Indonesian counter-terror chief mulls repatriation of former Islamic State families
Indonesia’s National Agency for Combating Terrorism (BNPT) said that it is ready to lead a team to repatriate families of former Islamic State (IS) members from Syria, once an official decision on the matter has been made.
JAKARTA: Indonesia’s National Agency for Combating Terrorism (BNPT) said on Tuesday (Jul 9) that it is ready to lead a team to repatriate families of former Islamic State (IS) members from Syria, once an official decision on the matter has been made.
"This isn't just about repatriating people but it is also related to their ideology which has already been hardened; we have to think about how we can reduce that and how to treat that," said counter-terrorism chief Suhardi Alius at a forum on the future of ex-IS returnees.
According to Mr Suhardi, there are about 100 Indonesians, including women and children, in camps along the border between Syria and Iraq, where they were taken after IS was defeated in March this year.
An assessment on repatriation is currently ongoing, but BNPT has said it will need to classify the potential returnees based on the extent of exposure to radical ideology, in order for authorities to take the right measures.
A team from the agency has already visited the region as part of these efforts.
“We went there, and we took their testimony about what they went through. We were told that the women were wanted for marriage, while men were demanded to become fighters,” Mr Suhardi said, adding that the men will be facing legal proceedings in Syria.
“For us, it’s better that way because even if they return, they will have to face the law.”
Mr Suhardi told the forum that under Indonesian law, citizens who fight for a foreign country could be stripped of their citizenship. Despite this, the issue must be handled with consideration he said.
In many cases, Indonesian women had gone on to lose their husbands and remarried local men with whom they had children with.
"Are we going to sacrifice those children? Are they guilty?" asked Mr Suhardi. "Even if there’s a decision to bring them back, we have to assess the risks. We have to find ways to mitigate them."
He proposed building a system in order to provide returnees with a second chance.
Special staff at the Coordinating Ministry for Political, Legal and Security Affairs Sri Yunanto agreed with Mr Suhardi on the need to build such a system.
From the policy perspective, the paradigm was now shifting towards prevention, Mr Yunanto added. “Previously, action leaned more towards operation. But now the policy and strategy that we take towards Foreign Terrorist Fighters (FTFs) must be in line with the counter-terrorism efforts in the country,” he said.
“If we are going to use law enforcement, we immediately have the rights for revocation of their passports, but is that the approach that we are going to take? Or the second option, can they still be mitigated?”
Bringing home the returnees then leads to further questions on pros and cons as those whose ideology has been deep-rooted for years cannot be deradicalised within a month, Mr Yunanto told the crowd.
Then, there is also the issue of radicalised women.
"There was a man who told us, ‘Actually I just went along sir, I felt sorry for my children, I just accompanied my wife,’ and it turns out the women are proving to be more radical," Mr Suhardi said.
Indonesia last year had its first female suicide bomber, when a family of six including two young girls, carried out attacks at three churches in Indonesia’s second-largest city Surabaya.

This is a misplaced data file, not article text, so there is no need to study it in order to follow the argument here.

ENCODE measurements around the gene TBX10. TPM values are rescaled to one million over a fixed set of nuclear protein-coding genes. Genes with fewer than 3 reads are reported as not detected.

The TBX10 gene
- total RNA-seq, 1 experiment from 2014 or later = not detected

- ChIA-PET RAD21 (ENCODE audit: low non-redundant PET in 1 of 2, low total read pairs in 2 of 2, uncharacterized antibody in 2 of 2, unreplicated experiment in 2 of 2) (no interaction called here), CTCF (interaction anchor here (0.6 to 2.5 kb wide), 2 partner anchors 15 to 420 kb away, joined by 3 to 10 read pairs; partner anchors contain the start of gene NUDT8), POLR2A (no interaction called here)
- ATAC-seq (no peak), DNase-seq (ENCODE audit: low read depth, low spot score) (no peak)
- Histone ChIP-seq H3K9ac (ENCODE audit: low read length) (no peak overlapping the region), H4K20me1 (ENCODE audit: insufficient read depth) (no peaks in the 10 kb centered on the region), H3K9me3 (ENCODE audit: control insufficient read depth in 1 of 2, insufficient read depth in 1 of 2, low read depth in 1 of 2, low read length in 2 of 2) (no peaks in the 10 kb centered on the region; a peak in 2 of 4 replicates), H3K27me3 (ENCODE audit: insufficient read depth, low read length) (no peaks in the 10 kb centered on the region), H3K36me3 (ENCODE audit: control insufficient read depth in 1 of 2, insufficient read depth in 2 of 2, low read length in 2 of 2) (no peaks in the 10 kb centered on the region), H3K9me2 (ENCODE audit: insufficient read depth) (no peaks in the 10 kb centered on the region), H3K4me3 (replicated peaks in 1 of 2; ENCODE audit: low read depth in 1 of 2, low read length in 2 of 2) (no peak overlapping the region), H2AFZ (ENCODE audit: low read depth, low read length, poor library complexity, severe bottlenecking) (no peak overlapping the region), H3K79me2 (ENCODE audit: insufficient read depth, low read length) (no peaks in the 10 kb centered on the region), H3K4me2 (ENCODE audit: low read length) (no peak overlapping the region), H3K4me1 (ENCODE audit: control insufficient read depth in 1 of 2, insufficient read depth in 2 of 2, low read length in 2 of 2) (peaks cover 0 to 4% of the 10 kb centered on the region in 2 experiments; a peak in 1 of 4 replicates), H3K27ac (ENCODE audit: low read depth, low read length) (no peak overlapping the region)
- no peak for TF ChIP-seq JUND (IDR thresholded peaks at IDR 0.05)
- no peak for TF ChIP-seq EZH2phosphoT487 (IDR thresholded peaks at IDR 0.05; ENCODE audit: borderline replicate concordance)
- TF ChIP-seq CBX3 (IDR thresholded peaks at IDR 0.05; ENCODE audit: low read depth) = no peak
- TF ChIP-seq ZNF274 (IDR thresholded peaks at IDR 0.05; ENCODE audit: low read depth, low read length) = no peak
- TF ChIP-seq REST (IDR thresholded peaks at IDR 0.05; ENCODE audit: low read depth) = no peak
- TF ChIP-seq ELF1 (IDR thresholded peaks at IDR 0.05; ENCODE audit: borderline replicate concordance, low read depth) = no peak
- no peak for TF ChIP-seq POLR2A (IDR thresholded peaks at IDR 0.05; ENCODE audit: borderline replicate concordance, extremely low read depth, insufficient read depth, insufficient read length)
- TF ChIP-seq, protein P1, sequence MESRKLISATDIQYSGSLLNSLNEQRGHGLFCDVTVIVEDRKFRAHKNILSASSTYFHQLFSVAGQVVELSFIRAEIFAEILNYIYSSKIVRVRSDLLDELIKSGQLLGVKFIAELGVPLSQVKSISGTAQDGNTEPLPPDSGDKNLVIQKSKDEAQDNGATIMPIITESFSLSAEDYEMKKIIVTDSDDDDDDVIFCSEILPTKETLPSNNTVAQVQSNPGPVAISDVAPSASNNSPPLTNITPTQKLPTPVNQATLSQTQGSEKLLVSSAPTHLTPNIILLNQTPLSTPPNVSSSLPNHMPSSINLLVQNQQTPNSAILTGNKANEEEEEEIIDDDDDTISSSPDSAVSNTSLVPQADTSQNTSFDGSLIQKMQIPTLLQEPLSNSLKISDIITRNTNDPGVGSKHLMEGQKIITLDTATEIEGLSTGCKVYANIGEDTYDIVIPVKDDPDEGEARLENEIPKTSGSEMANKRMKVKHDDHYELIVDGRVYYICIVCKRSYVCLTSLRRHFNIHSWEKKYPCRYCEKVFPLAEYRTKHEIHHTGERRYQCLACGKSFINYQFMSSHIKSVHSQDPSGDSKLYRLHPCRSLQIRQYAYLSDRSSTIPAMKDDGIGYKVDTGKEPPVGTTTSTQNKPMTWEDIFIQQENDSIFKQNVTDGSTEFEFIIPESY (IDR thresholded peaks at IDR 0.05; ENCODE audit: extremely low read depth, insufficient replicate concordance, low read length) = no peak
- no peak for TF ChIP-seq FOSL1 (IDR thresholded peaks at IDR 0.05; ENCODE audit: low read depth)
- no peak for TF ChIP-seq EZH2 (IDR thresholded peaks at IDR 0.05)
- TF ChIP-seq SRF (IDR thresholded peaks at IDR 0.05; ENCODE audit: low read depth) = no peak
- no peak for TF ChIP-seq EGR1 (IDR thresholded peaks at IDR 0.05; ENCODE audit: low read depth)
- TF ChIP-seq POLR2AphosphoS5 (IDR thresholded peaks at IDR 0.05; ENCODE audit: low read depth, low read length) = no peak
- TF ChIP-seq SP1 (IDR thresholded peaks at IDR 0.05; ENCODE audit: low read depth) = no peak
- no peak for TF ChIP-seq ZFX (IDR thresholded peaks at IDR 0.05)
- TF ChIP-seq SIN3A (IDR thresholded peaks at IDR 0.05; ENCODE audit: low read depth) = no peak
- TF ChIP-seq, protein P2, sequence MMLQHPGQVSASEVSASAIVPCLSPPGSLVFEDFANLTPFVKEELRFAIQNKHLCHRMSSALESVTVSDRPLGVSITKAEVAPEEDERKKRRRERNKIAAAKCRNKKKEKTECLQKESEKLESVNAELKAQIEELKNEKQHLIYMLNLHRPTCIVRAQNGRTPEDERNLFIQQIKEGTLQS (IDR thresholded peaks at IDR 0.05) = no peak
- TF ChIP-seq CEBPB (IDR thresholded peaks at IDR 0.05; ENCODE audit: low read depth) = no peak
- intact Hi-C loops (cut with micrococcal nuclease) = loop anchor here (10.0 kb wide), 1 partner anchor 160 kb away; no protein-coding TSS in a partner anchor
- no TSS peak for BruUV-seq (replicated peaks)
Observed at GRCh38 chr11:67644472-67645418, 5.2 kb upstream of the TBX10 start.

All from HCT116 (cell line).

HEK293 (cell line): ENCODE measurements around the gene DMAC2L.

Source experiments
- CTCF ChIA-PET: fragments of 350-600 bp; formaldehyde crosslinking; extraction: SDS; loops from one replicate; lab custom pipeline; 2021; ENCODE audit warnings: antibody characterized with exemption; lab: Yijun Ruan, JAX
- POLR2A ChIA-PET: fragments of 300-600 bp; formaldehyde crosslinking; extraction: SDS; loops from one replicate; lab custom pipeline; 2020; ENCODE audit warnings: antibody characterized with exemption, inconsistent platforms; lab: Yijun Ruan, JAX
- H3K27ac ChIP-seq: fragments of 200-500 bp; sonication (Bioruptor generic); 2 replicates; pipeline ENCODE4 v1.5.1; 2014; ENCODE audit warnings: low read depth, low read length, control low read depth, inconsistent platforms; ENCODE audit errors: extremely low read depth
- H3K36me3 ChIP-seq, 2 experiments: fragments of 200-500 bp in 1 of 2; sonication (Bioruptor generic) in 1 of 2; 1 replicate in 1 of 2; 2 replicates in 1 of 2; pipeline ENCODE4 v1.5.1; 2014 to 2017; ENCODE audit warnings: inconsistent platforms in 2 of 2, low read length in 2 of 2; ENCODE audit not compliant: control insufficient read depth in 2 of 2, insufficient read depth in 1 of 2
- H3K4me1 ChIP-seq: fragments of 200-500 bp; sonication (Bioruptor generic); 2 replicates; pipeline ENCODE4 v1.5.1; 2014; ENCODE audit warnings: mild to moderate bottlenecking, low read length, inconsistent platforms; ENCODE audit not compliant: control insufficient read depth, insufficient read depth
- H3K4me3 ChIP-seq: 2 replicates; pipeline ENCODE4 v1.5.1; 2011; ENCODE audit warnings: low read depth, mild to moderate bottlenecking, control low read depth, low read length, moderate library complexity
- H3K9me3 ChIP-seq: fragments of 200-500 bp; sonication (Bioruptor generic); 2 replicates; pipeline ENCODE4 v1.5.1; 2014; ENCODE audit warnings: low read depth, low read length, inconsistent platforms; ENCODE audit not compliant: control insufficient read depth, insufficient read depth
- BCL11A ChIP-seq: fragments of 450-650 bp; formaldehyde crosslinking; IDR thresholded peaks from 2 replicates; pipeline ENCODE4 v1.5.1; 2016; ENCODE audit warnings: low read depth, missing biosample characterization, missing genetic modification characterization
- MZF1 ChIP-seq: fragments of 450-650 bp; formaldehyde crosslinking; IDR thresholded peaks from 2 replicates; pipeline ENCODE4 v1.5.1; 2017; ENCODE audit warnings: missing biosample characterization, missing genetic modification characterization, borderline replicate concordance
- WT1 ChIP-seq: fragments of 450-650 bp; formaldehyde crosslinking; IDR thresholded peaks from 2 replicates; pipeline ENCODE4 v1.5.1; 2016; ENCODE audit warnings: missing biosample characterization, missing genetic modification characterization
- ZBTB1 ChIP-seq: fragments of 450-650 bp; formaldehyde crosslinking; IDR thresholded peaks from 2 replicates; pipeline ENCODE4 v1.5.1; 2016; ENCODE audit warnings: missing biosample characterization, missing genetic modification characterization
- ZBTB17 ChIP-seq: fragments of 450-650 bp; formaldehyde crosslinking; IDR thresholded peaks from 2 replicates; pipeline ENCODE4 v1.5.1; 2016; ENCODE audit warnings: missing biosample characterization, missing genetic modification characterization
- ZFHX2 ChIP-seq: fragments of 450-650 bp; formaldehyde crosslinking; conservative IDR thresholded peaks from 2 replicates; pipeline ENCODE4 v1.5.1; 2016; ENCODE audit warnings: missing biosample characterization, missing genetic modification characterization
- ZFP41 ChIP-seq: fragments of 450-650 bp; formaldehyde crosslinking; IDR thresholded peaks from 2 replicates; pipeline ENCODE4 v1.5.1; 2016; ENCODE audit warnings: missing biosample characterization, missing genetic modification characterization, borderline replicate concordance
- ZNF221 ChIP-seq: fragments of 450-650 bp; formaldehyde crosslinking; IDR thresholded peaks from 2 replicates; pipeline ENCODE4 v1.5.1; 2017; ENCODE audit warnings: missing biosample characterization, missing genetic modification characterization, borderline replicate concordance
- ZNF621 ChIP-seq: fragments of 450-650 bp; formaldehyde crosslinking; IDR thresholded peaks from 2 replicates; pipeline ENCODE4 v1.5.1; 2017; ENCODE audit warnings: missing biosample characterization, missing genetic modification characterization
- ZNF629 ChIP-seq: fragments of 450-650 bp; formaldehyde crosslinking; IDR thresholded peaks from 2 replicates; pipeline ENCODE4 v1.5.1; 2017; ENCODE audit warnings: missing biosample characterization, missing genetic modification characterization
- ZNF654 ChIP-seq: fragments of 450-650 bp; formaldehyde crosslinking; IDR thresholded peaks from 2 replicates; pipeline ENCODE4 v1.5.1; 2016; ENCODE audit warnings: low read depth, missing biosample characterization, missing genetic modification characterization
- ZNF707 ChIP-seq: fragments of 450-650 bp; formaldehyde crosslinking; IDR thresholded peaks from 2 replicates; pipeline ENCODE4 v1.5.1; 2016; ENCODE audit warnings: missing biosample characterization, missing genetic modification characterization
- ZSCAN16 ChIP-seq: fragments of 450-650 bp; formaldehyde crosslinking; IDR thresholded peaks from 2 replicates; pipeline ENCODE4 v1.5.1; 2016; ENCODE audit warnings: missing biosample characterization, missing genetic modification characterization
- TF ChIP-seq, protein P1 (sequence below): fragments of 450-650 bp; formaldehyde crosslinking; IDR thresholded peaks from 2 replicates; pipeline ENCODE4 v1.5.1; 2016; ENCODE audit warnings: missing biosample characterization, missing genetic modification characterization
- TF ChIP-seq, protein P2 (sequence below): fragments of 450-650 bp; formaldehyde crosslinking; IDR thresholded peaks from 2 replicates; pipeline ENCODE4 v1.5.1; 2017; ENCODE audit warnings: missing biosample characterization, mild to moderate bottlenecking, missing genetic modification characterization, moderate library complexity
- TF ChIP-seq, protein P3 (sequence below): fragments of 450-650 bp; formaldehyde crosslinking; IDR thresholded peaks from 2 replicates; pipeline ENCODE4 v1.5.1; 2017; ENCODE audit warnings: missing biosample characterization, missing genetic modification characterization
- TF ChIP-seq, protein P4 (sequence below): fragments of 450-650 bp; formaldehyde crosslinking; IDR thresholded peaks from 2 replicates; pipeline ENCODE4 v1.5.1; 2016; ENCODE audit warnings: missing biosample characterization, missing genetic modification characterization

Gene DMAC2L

National Police Chief Tito Karnavian said the mother, identified as Puji Kuswati, and her two daughters wore niqab face veils and had bombs strapped to their waists as they entered the grounds of the Kristen Indonesia Diponegoro Church and blew themselves up in the East Java province’s capital.
In 2017, 28-year-old would-be suicide bomber Dian Yulia Novi was sentenced to 7.5 years in prison for a plot to blow herself up at Jakarta’s presidential palace during the changing of the guard.
It was the first time a woman was convicted in Indonesia for planning such an attack.
While the fate of FTFs and returnees stir controversy and leave plenty of room for debate, founder of the Institute for International Peace Building, Noor Huda Ismail, has called for a more humane approach.
The NGO, established in 2008, aims to promote peace including through dialogue. It also rehabilitates former militants.
He believes the Indonesian government can work together with former militants to counter the narrative of extremism, radicalism and terrorism.
“Most of them wanted to join the caliphate to escape corrupt governments. They could be educated to spread the message countering the caliphate narrative,” Mr Noor Huda said.
According to him, people will be more willing to hear personal experiences directly from former terrorists who repent for their actions, rather than listen to those with no personal experience.
“No one is born a terrorist, people can change,” he said.
By studying how they were exposed to radical ideology, Mr Noor Huda hoped the government could create policies based on scientific data.
Mr Suhardi meanwhile stated that the BNPT works together with more than 150 former terrorists, utilising them as sources.
He was also optimistic about setting up a softer approach in handling former militants.
"We soften them from the inside. Don't destroy them, because the fragments will become new cells," he said.
The returnees could be placed in isolation first, in a conducive environment where their ideologies could not branch out, and deradicalised until authorities were sure that they could be freed and re-integrated, he added.